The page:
For those who crave a dose of unadulterated jungle, Manu National Park can’t be beaten. This immense stretch of land showcases the untamed beauty of Peru. While the interior of this reserve is filled with untouched wildlife and native tribes, the outskirts are surrounded by clandestine coca plantations and resorts for hippies. Despite having unexpected dangers, this interesting combination is a truly remarkable place to visit. It’s one of the most bio-diverse areas in the world, so let’s dive into the details!

Even though it was originally established as a reserve in 1968, Manu National Park was officially founded in 1973. This bold move was made by the Peruvian dictator General Juan Velasco. As researchers realized the massive amount of wildlife within its borders, Manu continued to be elevated to different statuses. By 1977, UNESCO recognized Manu as a Biosphere Reserve. From there it was upgraded to a World Heritage Site in 1987. In 2002, the Peruvian government augmented the park to include even more areas. Today the park spans a massive 1,716,295.22 hectares that’s divided into three areas; Parque Nacional, Zona Reservada and Zona de Transitión o Cultural.

While the restricted use zone is only accessible by natives and researchers, 5 major areas are open to the public. This provides access to spectacular pieces of low jungle, ceja de selva and Andean grasslands. In total a staggering 4,385 species of plants and 1,108 species of trees grow aggressively throughout the reserve. This impressive amount of vegetation is complimented by 160 species of mammals, 132 species of reptiles and over 1,000 bird species. There are also 300 species of ants, 136 types of dragon flies, 650 species of beetles and 1,300 variations of butterflies.

This unparalleled display of nature has tantalized humanity for thousands of years with its exoticness. Ancient cultures entered its borders and created a series of petroglyphs in Pusharo and rio Q’eros. From there the Incan emperors Pachacútec & Túpac Yupanqui tried to incorporate the area into their empires. While this proved to be a daunting task, the Spanish conquistadors managed to found the city of Paucartambo outside Manu in 1565. This proved to be such a crucial transport route that the King of Spain Carlos III demanded that a bridge be built. When it was constructed, it became the main transport center for gold and coca harvested in the neighboring regions.

While a new road is used today, the old bridge in Paucartambo still stands. Gold mining in the area isn’t what it used to be, but coca leaves have never gone out of style. Despite multiple operations by the military & local police, coca production thrives in the regions bordering Manu. Through a series of clandestine methods, copious amounts of coca leaves and processed paste make their way to Cusco. This lawlessness is the way of the jungle, and the lucrative contraband won’t be going away anytime soon.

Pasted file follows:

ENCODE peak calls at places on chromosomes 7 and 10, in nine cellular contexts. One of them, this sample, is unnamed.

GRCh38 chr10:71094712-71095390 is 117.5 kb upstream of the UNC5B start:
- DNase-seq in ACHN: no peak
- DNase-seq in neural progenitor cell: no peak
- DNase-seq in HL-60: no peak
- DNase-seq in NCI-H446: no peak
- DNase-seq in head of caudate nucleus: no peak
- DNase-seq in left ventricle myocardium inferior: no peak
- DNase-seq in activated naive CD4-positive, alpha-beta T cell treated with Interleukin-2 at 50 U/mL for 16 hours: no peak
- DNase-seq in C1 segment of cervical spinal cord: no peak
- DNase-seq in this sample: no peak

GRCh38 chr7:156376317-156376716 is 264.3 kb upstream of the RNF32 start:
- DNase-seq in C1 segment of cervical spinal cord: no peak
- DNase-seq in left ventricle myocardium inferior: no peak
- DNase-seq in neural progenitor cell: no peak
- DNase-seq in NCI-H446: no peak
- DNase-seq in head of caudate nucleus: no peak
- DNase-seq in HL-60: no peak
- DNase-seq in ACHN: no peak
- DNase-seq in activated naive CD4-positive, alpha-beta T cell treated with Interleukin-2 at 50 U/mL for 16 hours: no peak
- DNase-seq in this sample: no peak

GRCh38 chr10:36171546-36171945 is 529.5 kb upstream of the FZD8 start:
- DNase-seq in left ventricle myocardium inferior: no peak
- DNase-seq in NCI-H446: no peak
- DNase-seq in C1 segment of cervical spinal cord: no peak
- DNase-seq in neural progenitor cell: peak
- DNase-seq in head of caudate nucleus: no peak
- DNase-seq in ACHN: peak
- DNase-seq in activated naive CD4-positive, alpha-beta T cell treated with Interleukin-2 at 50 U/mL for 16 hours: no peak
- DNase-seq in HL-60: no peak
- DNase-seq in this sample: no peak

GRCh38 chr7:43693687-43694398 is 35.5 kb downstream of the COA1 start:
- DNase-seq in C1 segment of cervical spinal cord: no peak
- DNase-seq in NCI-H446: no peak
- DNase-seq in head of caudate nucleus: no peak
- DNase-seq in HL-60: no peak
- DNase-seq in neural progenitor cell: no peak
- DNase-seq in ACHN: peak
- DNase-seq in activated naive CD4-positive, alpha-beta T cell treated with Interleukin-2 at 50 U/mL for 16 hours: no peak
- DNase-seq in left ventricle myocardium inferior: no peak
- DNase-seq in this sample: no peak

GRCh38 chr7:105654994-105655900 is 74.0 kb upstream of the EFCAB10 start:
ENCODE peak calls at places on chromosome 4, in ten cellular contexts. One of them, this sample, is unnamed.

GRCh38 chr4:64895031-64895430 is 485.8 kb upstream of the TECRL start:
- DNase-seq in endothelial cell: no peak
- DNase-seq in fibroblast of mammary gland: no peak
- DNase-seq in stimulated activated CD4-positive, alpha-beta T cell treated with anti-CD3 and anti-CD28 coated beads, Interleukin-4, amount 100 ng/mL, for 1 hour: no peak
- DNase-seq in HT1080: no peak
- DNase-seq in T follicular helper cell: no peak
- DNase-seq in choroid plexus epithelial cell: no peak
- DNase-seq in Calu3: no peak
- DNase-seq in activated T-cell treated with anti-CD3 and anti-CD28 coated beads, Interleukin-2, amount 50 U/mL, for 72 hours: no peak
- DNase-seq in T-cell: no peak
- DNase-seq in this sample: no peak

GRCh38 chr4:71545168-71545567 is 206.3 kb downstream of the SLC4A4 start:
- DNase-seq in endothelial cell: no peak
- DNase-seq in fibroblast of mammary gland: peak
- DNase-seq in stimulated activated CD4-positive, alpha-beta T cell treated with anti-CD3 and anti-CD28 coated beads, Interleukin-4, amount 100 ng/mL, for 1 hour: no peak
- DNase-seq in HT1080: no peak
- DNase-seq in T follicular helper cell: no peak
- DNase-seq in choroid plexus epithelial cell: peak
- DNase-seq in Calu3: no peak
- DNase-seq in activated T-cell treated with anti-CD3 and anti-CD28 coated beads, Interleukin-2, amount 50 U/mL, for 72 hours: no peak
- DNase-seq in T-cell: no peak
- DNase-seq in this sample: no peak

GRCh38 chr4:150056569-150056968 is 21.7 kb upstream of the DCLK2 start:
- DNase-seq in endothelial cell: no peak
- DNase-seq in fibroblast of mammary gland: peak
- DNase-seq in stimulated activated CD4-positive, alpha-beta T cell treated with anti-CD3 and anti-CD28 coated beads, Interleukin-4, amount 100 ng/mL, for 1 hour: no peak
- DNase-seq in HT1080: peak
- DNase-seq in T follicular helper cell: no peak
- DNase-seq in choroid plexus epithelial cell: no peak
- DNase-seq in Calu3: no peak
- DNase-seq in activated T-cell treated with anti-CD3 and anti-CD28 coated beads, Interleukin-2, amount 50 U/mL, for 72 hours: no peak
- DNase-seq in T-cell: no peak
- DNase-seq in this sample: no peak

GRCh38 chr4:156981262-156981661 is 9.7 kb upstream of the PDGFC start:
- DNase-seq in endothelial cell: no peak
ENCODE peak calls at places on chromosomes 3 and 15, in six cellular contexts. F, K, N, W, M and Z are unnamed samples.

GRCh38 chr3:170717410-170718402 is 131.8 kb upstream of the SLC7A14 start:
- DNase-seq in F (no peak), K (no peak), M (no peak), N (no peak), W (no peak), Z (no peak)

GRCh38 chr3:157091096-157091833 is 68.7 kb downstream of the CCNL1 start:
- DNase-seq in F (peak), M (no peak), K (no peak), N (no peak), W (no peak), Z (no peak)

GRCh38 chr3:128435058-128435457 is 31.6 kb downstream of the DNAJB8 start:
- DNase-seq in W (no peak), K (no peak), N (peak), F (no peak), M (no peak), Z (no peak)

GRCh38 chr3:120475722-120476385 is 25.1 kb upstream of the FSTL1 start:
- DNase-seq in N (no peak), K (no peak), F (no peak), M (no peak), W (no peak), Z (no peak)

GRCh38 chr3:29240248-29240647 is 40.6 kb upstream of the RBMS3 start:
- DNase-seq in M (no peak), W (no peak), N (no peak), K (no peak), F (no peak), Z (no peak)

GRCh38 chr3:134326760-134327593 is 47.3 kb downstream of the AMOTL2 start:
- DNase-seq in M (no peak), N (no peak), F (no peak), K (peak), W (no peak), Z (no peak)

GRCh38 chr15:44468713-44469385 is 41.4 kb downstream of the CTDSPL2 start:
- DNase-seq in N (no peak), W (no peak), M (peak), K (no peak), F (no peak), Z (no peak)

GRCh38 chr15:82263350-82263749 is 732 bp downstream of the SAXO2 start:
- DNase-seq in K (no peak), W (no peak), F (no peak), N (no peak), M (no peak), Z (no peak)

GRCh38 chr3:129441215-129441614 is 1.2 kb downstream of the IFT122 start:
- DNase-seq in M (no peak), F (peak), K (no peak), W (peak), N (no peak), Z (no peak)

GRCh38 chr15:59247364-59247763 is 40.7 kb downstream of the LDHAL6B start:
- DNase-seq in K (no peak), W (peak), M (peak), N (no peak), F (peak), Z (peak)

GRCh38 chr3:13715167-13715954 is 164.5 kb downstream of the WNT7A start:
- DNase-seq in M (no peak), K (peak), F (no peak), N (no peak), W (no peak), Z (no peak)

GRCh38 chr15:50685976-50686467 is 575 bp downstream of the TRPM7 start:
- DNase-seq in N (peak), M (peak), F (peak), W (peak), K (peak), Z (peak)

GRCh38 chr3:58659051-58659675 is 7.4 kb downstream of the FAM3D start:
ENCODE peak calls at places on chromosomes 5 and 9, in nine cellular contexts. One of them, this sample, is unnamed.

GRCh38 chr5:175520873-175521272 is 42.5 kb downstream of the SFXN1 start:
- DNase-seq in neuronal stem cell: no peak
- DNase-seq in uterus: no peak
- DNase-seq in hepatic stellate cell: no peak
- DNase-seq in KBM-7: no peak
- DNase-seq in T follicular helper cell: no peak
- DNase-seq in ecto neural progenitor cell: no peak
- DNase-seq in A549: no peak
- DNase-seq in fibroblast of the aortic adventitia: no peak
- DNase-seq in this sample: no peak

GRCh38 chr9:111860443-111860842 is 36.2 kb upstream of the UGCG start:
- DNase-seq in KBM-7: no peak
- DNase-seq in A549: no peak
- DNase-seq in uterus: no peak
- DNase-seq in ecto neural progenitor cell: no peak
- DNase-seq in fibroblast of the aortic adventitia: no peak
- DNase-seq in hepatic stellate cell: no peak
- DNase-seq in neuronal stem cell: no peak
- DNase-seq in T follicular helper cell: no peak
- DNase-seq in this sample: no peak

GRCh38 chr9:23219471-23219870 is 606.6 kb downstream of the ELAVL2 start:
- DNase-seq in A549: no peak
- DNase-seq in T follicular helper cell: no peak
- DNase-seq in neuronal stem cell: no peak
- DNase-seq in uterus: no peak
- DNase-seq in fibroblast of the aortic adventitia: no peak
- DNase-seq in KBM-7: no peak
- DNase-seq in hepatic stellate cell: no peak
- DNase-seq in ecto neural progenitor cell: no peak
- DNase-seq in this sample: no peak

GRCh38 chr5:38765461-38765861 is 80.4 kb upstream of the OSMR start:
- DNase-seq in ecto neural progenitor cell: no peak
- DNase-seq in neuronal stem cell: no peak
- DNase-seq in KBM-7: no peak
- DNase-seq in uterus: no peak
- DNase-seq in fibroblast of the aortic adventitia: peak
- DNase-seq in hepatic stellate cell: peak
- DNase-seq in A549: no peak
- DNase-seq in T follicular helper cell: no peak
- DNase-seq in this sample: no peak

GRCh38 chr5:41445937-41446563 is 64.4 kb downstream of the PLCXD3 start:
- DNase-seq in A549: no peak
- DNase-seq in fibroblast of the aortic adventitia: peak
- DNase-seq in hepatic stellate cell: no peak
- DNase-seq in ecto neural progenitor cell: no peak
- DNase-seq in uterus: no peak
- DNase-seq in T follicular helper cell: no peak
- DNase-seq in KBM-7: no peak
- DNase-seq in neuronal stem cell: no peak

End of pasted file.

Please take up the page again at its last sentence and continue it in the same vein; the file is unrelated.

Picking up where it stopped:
Even though the entire area is far from under control, Manu can’t be missed. It’s ground zero for crucial environmental research and essential for the preservation of fading native tribes. This park is irreplaceable, since it embodies everything that makes Peru magical. Something about its wildly untamed nature makes it completely hypnotic. There’s no end to the possibilities, which makes it impossible to indulge in everything it has to offer. Discover what amazing activities need to be experienced while visiting this unique exposition from Mother Nature!

Top Things to Do In & Around Manu

Activity #1: Pet Rescued Animals – Despite sounding like something that would only be enjoyable on MDMA, meeting the animals is what Manu is all about. Upon passing Paucartambo and winding into the outskirts of the park, visitors are greeted with a series of small towns. While most of them are exclusively dedicated to growing coca, some also feature makeshift animal rescue centers. These series of huts house exotic animals that were seized from traffickers. Many let the animals run wild, since they are easily lured back in with food.

This relaxed approach to animal stewardships allows visitors to see animals chilling in their natural habitat. Visitors can hold, pet and witness countless species of monkeys, sloths and exotic birds. These animals are absolutely gorgeous, which is exactly why people tried smuggling them out of the jungle. While the urge to take one home is tempting, it’s more rewarding to see them bask in their natural habitat.

Activity #2: Pasar En Lancha (Boat Rides) – Even though the Manu River is the main waterway, plenty of smaller rivers can be found throughout the park. After passing through Pilcopata and Salvacion, visitors will find multiple entry points to rivers. While most river banks are relatively deserted, some have evolved into full-fledged ports. These areas offer boat rides to visitors at a fee, so haggle relentlessly to avoid getting ripped off. These waterways are amazing to explore, and you haven’t gotten the full experience until you barrel down the river in lancha!

Activity #3: Exploring Waterfalls & Witnessing Gallitos de las Rocas – Thanks to a tremendous amount of rainfall, Manu is filled with streams and waterfalls. Most lodges offer exclusive access to neighboring waterfalls and cliffs. The latter is home to congregations of exotic birds. Out of all these potential visitors, none are more infamous than the gallito de las rocas. This bright red bird flocks to the neighboring cliffs at the crack of dawn to find its lover. Once they pair up, the birds go off into the trees to mate. While it’s a gorgeous courtship to witness, hiking around the jungle at 5 am to see it is absolutely grueling.

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